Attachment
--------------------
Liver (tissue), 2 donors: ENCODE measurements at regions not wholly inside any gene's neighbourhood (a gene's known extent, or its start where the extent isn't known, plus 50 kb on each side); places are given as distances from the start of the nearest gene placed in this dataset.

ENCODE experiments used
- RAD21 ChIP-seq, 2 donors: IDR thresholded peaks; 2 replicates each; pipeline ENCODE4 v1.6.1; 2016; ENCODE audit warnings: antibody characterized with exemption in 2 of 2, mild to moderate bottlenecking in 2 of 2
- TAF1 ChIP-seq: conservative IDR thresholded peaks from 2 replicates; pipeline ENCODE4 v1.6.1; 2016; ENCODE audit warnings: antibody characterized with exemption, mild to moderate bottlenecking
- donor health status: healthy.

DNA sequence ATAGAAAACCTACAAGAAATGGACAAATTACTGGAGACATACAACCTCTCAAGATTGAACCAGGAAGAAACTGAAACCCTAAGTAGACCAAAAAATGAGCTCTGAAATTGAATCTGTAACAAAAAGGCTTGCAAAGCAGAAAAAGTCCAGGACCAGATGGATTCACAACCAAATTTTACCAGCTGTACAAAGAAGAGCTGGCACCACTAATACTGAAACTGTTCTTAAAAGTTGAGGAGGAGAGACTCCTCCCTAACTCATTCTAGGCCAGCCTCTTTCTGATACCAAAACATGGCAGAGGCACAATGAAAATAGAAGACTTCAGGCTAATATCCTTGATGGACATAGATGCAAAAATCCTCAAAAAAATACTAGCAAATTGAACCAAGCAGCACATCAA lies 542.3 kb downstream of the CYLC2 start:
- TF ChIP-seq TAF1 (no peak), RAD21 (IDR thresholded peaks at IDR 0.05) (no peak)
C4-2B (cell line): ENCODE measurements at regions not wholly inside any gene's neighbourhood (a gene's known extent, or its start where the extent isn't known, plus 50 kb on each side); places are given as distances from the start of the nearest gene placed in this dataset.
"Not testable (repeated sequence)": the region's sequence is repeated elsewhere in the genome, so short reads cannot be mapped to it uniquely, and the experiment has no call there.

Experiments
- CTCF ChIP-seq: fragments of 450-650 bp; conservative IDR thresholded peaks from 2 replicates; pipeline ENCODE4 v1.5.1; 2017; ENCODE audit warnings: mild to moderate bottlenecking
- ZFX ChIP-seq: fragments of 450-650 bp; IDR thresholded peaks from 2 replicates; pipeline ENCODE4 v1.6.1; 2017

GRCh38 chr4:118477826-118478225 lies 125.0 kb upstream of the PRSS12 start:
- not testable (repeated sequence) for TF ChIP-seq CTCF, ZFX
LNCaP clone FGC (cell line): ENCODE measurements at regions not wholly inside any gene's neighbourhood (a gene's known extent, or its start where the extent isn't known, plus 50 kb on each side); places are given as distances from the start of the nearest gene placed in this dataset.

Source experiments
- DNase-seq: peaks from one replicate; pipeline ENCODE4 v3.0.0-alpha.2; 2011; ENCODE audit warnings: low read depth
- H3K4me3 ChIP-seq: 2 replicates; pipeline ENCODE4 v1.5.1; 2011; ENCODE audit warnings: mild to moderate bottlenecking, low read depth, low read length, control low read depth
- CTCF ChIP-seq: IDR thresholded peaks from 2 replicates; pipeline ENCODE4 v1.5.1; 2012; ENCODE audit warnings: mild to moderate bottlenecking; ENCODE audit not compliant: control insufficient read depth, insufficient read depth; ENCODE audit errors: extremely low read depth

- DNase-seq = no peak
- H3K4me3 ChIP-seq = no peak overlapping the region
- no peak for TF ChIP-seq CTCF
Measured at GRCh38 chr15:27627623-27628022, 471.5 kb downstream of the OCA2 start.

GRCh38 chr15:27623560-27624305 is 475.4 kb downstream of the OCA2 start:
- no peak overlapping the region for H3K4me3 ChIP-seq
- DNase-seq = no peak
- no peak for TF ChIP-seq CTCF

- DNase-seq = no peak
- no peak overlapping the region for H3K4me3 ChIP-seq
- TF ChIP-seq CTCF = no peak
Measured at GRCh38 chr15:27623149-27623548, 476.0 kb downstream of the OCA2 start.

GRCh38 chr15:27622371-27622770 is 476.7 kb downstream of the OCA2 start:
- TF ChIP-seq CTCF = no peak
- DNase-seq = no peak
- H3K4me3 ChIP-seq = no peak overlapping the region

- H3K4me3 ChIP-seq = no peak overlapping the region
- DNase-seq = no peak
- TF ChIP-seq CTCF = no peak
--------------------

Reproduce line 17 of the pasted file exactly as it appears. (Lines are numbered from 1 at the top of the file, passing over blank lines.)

- DNase-seq: peaks from one replicate; pipeline ENCODE4 v3.0.0-alpha.2; 2011; ENCODE audit warnings: low read depth